Lyudmila Pavlichenko was the most talented and successful female sniper in history. She fought for the Soviet Union’s Red Army during World War II. On the battlefield, she killed 309 German soldiers and earned the sobriquet ‘Lady Death’. In her later years, Pavlichenko toured North America, Britain, and met with the wife of the US president’s wife Eleanor Roosevelt.
Lyudmila Pavlichenko was born in 1916 in Ukraine. She joined the shooting club in her teenage and she also worked in an arms factory. At the age of 16, she got married and gave birth to her son. The marriage was ended after a few years, and after the divorce, Pavlichenko went on to complete her study at Kyiv University. In 1937, she enrolled in a snipper school. During World War II, when German forces invaded the Soviet Union, Pavlichenko, left her studies and volunteered for the Red Army.
World War II
When Pavlichenko, joined the Soviet Army, the leaders initially wanted her to be a nurse. At that time, women in the military were largely relegated to support roles. After seeing her skills, they finally let her in the army as a sniper. She became one of the 2,000 female snipers in the Red Army. However, a lack of guns meant that she at first helped dig trenches instead. During the fight, his colleague was wounded by a shell splinter and he passed his rifle to her and she shot Romanian soldiers a quarter-mile away.
The only feeling I have is the great satisfaction a hunter feels who has killed a beast of prey.
She killed hundreds of enemy combatants in Odesa, Moldavia, and Sevastopol. The Germans tried to turn her against her country and promised the officer rank in the German Army, however, she refused the offer. They also threatened her.
If we catch you, we will tear you into 309 pieces and scatter them to the winds!
During the war, she was promoted to sergeant upon confirmation of reaching 100 kills second to Lieutenant when the tally went upwards of 200. In the summer of 1942, shrapnel wounded her face and she was assigned to train novice snipers. She was also given another role: wartime propagandist. She was sent to Canada, the U.S., and Great Britain to gather support for the Red Army against the German forces. She also visited the White House, where she met with President Franklin Roosevelt and the First Lady, Eleanor Roosevelt.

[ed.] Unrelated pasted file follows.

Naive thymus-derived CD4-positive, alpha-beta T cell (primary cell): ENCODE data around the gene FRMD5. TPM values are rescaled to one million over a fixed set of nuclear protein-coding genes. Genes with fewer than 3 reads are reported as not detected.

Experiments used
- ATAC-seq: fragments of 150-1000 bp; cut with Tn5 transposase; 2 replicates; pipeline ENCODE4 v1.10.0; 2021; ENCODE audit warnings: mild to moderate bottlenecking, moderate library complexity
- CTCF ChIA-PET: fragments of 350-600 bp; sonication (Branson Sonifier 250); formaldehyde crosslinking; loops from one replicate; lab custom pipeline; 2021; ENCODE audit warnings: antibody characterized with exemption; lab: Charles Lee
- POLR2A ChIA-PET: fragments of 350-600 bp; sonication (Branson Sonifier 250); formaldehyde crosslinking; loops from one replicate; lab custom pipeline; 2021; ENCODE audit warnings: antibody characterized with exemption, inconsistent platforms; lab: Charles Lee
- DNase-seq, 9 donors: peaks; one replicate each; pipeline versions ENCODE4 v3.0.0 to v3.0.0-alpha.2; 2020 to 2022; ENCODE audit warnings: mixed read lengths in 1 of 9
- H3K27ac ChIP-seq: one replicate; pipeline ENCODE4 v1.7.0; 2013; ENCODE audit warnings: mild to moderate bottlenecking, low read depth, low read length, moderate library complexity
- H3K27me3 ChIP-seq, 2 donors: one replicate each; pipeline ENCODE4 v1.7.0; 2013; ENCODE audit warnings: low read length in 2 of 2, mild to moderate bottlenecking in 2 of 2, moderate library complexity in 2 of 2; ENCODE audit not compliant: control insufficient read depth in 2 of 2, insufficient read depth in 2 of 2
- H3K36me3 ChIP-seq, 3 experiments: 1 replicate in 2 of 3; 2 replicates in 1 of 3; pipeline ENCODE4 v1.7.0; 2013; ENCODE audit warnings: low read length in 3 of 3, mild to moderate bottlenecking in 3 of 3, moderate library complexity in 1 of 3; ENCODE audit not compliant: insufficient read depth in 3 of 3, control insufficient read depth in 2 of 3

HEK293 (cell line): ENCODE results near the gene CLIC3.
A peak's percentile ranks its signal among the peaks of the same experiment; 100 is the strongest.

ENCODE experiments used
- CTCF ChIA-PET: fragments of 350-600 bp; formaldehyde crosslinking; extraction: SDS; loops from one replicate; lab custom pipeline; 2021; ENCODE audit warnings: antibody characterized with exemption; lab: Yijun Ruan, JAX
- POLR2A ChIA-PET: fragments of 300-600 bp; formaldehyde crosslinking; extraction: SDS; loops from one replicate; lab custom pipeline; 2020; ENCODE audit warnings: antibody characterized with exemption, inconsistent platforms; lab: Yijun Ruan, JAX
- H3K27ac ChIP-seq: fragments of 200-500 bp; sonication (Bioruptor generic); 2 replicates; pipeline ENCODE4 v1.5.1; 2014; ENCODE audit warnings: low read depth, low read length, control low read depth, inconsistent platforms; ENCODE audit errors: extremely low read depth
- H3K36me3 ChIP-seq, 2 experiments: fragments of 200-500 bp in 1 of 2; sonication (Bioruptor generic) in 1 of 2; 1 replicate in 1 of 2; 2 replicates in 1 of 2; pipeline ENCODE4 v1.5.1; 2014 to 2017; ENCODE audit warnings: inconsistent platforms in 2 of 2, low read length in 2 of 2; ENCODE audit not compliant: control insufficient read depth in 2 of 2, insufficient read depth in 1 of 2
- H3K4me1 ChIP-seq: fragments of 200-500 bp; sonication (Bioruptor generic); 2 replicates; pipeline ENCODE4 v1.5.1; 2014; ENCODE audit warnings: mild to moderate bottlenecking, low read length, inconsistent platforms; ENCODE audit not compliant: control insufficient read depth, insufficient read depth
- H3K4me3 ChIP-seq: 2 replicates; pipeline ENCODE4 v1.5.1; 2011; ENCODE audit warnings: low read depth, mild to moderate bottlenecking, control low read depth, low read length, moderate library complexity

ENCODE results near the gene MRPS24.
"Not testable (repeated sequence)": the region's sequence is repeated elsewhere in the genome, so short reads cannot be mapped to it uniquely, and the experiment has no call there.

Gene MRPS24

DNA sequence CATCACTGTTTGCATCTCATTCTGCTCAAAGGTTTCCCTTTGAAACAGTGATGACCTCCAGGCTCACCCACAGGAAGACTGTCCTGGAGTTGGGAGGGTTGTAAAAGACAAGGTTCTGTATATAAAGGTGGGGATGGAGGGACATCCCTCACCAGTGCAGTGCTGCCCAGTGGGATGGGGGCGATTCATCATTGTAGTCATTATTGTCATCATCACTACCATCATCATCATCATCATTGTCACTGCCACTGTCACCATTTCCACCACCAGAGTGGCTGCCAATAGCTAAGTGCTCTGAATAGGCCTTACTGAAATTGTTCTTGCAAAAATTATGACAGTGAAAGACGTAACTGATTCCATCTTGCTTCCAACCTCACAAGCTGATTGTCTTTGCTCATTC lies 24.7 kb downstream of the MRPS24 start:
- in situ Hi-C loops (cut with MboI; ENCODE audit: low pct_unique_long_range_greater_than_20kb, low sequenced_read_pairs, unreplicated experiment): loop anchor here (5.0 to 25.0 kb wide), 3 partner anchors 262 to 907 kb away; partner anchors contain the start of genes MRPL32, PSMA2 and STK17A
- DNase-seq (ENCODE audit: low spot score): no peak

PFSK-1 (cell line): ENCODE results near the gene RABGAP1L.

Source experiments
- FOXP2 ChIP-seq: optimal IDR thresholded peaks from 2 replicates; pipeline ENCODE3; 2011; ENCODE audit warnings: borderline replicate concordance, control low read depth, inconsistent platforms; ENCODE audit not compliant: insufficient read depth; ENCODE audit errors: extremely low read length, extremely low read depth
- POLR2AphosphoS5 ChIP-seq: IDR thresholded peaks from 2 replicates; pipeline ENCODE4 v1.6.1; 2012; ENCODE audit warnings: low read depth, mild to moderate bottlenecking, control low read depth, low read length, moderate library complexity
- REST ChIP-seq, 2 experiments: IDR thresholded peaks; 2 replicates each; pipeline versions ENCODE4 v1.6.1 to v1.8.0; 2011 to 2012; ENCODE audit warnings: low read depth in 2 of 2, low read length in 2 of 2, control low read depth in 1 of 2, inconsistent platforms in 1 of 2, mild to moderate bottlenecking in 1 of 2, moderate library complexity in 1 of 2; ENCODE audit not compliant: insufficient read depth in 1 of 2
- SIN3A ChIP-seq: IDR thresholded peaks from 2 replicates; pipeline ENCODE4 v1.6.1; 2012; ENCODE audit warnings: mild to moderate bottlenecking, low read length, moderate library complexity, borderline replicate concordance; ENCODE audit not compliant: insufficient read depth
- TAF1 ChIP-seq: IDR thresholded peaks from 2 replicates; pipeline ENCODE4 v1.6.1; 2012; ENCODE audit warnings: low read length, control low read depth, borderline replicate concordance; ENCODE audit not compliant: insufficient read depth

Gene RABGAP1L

Visit the United States
The American people and press, asked stupid questions about her physical appearances, instead of about her skills. Reporters questioned her hairstyles, nail polish, and makeup. She told the interviewer.
I am amazed at the kind of questions put to me by the women press correspondents in Washington. Don’t they know there is a war? They asked me silly questions such as do I use powder and rouge and nail polish and do I curl my hair? One reporter even criticized the length of the skirt of my uniform, saying that in America women wear shorter skirts and besides my uniform made me look fat. This made me angry. I wear my uniform with honor. It has the Order of Lenin on it. It has been covered with blood in battle. It is plain to see that with American women what is important is whether they wear silk underwear under their uniforms. What the uniform stands for, they have yet to learn.
Comparing gender equality in the U.S. and Soviet Union, Pavlichenko told the public that:
Now (in the U.S.) I am looked upon a little as a curiosity, a subject for newspaper headlines, for anecdotes. In the Soviet Union, I am looked upon as a citizen, as a fighter, as a soldier for my country.”
After touring Canada, Britain, and the United States, she eventually returned to the Soviet Union to continue training other snipers.
Life after World War II
Pavlichenko earned her history degree from Kyiv University after the war was ended. She continued training the snipers and worked as a historian for the Soviet Navy. In 1957, when Eleanor Roosevelt visited Moscow, she also met Pavlichenko.
Pavlichenko suffered from PTSD and alcoholism and she struggled constantly with depression, due to the loss of her husband in the war.
Lyudmila Pavlichenko died from a stroke on 10 October 1974 at age 58. She was buried next to her son in Novodevichy Cemetery in Moscow. The Soviet Union honored her with multiple medals and two postage stamps.